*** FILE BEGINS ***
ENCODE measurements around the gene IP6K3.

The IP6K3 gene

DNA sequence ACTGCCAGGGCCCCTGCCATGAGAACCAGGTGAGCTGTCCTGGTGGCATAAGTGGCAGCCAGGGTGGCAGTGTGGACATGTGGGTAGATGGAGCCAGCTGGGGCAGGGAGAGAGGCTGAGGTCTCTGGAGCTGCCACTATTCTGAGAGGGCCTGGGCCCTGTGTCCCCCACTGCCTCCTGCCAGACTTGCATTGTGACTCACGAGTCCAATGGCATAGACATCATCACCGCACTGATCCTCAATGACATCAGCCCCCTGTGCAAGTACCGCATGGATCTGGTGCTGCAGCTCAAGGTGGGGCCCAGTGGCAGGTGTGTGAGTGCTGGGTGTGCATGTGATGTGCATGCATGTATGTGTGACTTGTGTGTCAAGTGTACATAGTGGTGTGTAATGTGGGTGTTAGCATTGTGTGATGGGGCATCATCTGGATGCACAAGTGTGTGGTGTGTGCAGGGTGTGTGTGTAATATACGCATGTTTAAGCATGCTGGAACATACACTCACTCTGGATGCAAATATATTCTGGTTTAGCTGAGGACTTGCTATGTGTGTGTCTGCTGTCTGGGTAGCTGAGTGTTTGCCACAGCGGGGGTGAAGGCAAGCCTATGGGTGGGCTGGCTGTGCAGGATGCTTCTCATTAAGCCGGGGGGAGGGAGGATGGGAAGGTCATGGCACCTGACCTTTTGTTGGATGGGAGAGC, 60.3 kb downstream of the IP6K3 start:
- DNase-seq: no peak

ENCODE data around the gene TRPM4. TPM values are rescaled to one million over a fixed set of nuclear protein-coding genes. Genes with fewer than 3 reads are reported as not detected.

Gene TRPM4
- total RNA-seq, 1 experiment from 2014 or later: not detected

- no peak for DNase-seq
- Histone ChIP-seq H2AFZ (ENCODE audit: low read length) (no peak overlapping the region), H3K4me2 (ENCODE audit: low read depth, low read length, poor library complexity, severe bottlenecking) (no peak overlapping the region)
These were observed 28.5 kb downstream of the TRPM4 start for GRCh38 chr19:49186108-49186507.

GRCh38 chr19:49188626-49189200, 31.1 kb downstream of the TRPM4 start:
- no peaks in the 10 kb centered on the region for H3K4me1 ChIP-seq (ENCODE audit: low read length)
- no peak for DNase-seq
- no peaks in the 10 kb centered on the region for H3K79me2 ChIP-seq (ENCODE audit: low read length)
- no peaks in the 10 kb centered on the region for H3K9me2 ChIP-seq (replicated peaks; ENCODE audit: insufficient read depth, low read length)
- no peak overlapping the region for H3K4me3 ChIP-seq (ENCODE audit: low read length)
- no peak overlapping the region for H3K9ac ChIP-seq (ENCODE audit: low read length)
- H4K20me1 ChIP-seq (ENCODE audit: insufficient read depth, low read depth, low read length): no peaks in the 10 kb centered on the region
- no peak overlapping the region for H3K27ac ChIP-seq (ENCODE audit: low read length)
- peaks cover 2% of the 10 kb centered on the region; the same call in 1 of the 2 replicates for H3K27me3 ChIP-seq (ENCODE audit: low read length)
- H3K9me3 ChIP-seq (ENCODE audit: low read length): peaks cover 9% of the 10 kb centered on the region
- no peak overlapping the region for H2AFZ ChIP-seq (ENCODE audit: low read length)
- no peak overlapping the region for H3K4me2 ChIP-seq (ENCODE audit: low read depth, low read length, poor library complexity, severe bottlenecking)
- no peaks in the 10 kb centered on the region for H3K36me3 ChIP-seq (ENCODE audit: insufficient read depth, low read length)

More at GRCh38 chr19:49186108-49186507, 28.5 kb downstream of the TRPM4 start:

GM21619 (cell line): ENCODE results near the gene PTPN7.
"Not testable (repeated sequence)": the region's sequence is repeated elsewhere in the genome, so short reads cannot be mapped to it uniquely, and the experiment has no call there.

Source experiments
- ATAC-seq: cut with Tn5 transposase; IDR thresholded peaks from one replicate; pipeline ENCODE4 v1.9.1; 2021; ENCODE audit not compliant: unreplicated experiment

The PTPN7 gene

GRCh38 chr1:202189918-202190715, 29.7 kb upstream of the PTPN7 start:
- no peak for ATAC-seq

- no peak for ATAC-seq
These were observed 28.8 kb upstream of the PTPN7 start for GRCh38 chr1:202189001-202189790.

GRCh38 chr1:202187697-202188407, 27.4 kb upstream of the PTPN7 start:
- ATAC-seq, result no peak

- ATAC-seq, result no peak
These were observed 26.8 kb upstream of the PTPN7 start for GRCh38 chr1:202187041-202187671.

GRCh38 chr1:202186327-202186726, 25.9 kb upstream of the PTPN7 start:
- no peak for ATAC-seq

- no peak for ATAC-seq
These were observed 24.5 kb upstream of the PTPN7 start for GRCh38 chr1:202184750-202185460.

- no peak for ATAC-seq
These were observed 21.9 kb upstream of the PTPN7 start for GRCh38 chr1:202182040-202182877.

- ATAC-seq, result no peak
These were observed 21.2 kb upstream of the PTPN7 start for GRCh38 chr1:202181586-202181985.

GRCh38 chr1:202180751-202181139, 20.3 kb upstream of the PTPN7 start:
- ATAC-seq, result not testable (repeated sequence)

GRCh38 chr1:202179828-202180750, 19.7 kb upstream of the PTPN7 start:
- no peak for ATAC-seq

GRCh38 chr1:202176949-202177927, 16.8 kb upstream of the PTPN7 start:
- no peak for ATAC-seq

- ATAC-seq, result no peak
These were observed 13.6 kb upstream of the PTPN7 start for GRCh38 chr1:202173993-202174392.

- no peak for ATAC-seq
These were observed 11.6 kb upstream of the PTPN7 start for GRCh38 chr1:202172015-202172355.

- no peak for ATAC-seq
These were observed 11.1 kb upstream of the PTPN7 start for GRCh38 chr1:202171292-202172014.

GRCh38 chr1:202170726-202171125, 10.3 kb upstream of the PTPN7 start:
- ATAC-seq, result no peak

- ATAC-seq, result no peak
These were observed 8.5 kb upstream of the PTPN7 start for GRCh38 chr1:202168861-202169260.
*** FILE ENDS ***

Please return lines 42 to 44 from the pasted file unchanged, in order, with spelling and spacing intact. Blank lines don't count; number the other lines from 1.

These were observed 24.5 kb upstream of the PTPN7 start for GRCh38 chr1:202184750-202185460.

- no peak for ATAC-seq
These were observed 21.9 kb upstream of the PTPN7 start for GRCh38 chr1:202182040-202182877.